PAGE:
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[John_Lit] Feeding of the Multitudes

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  • Thatcher, Tom
    Brian, Again, this all sounds very interesting and I would like to hear a more complete version of the theory you are working on. But one more brief comment
    Message 1 of 2 , Aug 19, 1999
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      Brian,

      Again, this all sounds very interesting and I would like to hear a more
      complete version of the theory you are working on. But one more brief
      comment from me:

      <<Does the story in John 6:1-ff belong as part of the Semeia? What role does
      Philip play in the localization of the story? He seems to have local
      knowledge of his hometown, Bethsaida, John 6:5. In verse 3, we have a
      reference to going up the mountain, et-Tell is 25 meters above the water. >>

      Fortna and others think that it does, specifically that the basic story does
      but that none of the dialogue which follows does. I believe, however, that
      the general view is that in SG this episode followed the fishing story which
      is now in chapter 21. At the same time, the general view is that Philip is
      a later redactional insertion into the story, and also Andrew. Fortna
      thinks the insertion is intended to cast disparagement on "Galilean faith,"
      but I don't know what others think. Personally, however, I think that some
      disciple, and it might as well be Philip, is critical to John's presentation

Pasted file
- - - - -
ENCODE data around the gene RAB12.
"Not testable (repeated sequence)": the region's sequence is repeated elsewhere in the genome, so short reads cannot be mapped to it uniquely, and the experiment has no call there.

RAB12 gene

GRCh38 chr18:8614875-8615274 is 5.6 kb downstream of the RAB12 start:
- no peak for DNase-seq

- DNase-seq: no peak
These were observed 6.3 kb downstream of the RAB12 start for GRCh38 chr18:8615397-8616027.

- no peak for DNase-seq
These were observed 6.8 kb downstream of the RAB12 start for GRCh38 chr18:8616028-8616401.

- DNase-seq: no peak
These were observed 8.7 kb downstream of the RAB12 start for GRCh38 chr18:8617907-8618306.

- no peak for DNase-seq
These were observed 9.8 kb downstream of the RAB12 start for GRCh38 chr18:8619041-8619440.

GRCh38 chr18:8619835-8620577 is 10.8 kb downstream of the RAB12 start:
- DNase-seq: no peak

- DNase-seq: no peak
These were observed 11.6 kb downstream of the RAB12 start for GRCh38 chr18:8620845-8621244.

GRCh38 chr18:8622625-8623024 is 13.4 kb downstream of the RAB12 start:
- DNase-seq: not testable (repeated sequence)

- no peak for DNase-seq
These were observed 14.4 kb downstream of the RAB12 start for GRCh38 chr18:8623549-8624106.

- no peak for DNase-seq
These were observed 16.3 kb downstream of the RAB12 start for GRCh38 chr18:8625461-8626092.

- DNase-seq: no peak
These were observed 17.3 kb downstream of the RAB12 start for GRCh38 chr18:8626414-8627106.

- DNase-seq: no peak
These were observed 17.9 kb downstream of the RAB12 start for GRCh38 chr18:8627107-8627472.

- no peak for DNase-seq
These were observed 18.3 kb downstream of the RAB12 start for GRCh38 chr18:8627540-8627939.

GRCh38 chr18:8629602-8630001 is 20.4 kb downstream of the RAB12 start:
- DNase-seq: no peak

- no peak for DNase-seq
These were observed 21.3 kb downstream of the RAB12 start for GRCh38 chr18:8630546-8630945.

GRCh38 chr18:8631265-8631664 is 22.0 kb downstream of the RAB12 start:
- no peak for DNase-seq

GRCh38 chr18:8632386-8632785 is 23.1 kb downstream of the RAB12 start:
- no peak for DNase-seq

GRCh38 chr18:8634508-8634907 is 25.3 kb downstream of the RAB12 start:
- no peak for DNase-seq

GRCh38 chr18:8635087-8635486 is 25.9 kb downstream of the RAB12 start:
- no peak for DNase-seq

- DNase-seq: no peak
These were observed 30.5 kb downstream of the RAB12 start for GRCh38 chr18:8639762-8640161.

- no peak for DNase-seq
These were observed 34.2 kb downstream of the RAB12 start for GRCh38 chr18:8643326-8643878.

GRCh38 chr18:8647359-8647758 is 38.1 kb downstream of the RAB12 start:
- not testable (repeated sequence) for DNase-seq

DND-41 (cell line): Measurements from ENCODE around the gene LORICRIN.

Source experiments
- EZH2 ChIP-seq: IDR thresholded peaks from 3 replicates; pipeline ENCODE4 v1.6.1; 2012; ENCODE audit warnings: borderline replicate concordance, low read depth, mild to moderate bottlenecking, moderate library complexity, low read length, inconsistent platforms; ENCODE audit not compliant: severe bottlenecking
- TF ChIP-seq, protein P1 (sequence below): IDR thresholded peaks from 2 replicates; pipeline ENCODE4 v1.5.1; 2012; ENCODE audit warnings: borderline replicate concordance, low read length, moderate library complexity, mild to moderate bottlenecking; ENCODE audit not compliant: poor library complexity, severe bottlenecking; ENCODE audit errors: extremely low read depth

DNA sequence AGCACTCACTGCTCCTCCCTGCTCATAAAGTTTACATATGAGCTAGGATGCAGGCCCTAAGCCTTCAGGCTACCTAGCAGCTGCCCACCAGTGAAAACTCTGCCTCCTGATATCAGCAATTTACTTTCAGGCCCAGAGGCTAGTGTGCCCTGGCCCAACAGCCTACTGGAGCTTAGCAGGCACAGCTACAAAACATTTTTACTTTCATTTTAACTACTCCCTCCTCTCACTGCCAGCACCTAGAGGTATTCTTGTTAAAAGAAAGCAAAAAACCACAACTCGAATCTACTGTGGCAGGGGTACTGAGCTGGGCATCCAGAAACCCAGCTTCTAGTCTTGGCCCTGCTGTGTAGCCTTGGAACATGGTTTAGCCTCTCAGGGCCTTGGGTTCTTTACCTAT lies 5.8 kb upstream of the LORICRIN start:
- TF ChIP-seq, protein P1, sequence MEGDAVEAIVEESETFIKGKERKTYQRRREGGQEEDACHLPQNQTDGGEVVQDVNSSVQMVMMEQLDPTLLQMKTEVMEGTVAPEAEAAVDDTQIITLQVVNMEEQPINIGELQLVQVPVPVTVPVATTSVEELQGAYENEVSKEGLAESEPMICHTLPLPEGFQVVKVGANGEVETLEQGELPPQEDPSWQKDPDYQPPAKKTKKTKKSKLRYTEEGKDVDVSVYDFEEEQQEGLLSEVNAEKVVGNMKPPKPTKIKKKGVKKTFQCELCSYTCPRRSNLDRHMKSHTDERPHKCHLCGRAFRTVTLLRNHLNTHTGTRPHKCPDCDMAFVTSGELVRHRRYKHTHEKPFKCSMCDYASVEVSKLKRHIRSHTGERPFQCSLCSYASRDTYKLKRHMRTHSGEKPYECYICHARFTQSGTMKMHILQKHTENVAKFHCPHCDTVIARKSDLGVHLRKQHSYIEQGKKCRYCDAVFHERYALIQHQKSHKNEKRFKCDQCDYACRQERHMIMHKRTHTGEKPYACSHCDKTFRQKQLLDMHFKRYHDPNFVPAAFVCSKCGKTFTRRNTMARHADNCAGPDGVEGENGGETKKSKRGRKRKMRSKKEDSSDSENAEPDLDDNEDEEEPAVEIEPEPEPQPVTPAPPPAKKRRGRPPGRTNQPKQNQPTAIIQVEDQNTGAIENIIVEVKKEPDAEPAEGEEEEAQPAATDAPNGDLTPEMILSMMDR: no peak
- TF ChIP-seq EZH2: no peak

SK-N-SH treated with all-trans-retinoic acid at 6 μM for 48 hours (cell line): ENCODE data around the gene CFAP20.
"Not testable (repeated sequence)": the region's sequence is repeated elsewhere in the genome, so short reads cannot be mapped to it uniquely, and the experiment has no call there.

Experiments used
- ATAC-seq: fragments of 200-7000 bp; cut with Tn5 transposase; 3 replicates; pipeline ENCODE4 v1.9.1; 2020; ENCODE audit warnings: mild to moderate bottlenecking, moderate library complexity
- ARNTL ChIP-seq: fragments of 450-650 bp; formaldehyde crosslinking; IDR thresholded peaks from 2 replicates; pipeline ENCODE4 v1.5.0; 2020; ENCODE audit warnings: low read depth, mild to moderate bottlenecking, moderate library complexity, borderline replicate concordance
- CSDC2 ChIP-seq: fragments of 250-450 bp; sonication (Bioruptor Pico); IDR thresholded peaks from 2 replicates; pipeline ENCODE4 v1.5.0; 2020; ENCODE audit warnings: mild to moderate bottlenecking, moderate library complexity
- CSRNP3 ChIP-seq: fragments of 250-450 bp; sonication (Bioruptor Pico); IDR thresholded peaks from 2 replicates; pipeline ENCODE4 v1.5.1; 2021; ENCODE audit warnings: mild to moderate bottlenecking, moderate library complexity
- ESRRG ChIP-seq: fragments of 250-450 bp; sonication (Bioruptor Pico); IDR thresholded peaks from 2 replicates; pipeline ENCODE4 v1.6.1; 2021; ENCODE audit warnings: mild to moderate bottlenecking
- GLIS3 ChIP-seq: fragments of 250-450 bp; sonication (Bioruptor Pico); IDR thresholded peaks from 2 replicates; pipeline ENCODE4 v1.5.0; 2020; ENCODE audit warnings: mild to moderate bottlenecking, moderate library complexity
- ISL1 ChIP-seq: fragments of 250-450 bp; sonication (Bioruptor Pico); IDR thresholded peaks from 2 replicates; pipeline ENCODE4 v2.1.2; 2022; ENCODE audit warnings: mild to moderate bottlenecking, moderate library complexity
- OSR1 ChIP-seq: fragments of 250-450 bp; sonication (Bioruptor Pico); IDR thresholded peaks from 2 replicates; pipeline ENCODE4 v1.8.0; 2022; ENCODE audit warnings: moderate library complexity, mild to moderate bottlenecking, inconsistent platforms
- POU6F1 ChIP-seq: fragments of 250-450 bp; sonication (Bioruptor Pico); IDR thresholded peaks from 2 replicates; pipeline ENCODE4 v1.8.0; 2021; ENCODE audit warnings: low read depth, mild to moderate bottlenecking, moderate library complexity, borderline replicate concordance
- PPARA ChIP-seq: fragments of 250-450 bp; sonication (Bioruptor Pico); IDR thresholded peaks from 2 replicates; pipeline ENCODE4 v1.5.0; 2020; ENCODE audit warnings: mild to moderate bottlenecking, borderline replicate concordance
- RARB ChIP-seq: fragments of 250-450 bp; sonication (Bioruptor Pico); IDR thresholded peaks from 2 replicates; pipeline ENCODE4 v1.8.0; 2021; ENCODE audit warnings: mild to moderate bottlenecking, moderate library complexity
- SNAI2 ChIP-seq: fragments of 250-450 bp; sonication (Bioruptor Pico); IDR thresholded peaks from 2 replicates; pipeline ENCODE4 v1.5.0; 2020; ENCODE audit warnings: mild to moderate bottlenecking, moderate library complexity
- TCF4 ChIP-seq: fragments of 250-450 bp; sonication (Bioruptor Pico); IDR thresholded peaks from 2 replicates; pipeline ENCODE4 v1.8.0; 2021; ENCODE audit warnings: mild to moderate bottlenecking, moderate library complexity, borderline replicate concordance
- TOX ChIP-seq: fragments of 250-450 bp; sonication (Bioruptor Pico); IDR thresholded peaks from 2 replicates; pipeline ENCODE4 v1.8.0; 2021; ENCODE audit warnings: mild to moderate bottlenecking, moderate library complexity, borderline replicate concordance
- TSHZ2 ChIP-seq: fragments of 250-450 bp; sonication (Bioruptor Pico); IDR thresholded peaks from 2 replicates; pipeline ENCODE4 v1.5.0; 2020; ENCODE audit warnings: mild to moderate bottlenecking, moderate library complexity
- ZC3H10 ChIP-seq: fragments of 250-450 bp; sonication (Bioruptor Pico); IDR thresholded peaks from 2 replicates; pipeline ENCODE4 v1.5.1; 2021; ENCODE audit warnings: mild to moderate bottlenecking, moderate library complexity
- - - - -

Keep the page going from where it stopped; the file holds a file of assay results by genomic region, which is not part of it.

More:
of this story. The short version of the reason for this is that in John,
      unlike the Synoptics, it is Jesus who initiates the conversation about the
      lack of food in order to "test" the disciples. Of course, because this is
      the case, it is very possible that John added Philip to the story simply in
      service of a broader narrative technique. At the same time, however, it is
      interesting that Philip is the person who was added; maybe, again, this
      reflects a general motif in the Johannine oral archive which reflects an
      earlier tradition associating Philip with that area.

      <<Th3e absence of Bethsaida from John as a place of Jesus' activity is of
      course noticable because Philip of Bethsaida (John 1:44; 12:21), after
      Peter, is mentioned more often than any other disciple (12 times, including
      7 times within the Semeia source). But obviously about 100 CE the tradition
      of Jesus' activity in Bethsaida, which was destroyed and/or deserted in 67
      CE, was available neither to the Semeia source nor to the writer of John's
      Gospel.>>

      Most people who accept a Semeia source would put the earlier versions of it
      before 67, actually somewhere more like the late-40's or mid-50's. Even
      from what I am saying, this theme may have entered the oral style of
      Johannine storytellers long before 67. So I don't think you have a real
      obstacle there.

      Again, please give more detail on the direction of your theory.

      Respectfully,
      --tom


      "The Truth Will Set You Free"
      tom thatcher
      cbs&s
      (513) 244-8172
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